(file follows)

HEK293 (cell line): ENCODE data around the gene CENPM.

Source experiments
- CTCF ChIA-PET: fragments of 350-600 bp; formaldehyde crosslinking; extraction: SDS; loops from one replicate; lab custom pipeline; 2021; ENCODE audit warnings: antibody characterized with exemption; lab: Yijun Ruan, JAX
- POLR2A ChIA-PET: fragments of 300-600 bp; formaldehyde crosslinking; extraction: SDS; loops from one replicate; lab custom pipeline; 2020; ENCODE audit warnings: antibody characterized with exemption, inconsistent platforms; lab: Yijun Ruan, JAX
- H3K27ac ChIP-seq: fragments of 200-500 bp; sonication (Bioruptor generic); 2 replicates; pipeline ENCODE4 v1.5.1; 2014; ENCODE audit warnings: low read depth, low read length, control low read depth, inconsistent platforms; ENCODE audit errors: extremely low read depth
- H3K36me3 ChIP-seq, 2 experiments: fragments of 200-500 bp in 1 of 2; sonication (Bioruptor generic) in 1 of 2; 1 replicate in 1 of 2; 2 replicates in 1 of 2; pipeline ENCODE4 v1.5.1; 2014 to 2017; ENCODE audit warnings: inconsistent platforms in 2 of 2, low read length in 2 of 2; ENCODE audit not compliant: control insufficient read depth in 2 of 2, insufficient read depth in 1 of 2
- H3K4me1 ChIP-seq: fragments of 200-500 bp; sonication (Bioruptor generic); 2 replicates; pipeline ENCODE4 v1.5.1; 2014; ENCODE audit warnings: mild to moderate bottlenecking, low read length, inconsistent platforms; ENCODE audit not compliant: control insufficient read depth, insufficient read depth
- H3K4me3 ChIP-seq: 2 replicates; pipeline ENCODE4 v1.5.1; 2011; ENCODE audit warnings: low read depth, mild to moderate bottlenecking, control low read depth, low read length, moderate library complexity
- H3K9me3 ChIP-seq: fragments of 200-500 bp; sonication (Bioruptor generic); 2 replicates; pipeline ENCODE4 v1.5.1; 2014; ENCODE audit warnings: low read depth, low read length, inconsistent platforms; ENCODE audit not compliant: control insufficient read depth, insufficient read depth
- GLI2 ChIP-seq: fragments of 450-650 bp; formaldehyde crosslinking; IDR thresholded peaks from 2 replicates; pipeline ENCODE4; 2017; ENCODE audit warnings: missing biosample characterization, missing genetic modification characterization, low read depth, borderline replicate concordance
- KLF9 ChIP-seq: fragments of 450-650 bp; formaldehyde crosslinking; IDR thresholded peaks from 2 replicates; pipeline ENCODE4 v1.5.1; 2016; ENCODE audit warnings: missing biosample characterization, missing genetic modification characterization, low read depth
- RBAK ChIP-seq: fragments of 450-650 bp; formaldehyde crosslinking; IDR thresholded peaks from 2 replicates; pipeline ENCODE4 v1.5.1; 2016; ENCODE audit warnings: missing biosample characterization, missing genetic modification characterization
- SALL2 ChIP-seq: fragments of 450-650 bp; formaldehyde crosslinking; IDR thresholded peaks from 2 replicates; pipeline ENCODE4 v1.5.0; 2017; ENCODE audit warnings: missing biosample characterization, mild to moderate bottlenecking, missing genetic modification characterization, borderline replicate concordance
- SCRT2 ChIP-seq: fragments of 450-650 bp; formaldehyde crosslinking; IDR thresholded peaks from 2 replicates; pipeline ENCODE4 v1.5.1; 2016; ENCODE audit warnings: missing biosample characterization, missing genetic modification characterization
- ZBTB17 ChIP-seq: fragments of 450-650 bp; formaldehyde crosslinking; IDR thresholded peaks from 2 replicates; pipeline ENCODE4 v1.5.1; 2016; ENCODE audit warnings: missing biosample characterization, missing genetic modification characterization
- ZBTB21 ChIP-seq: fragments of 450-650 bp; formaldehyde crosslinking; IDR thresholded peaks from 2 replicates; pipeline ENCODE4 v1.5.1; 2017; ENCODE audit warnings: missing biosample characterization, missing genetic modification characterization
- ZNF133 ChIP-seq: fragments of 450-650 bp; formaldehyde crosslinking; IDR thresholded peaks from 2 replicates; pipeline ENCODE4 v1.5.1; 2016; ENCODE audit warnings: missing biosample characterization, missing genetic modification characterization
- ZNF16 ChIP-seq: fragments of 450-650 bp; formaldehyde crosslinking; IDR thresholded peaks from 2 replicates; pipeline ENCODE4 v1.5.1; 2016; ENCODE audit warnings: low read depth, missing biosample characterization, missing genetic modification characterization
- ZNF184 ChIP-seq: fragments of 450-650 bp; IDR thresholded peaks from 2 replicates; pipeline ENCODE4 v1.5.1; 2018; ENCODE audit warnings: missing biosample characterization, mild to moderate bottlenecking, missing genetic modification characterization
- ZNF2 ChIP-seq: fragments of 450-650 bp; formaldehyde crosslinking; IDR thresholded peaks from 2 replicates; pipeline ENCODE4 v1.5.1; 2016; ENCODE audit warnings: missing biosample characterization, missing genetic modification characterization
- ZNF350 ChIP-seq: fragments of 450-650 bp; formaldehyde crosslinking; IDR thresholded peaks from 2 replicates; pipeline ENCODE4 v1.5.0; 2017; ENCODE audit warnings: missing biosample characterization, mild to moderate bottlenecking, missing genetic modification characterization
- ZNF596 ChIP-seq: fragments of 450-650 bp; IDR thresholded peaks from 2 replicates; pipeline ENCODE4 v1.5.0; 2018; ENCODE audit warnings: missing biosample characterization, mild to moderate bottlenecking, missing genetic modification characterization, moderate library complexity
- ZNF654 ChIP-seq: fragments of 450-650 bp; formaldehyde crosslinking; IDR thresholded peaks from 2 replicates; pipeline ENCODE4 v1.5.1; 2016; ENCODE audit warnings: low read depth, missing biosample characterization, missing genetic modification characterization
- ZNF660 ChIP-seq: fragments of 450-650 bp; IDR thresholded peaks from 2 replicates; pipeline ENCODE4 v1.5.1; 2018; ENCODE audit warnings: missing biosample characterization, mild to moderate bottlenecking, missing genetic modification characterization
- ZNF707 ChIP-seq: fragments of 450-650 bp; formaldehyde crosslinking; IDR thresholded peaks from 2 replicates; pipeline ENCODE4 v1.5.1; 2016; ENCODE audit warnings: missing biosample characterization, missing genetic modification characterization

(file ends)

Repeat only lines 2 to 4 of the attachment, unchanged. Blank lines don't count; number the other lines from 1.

Source experiments
- CTCF ChIA-PET: fragments of 350-600 bp; formaldehyde crosslinking; extraction: SDS; loops from one replicate; lab custom pipeline; 2021; ENCODE audit warnings: antibody characterized with exemption; lab: Yijun Ruan, JAX
- POLR2A ChIA-PET: fragments of 300-600 bp; formaldehyde crosslinking; extraction: SDS; loops from one replicate; lab custom pipeline; 2020; ENCODE audit warnings: antibody characterized with exemption, inconsistent platforms; lab: Yijun Ruan, JAX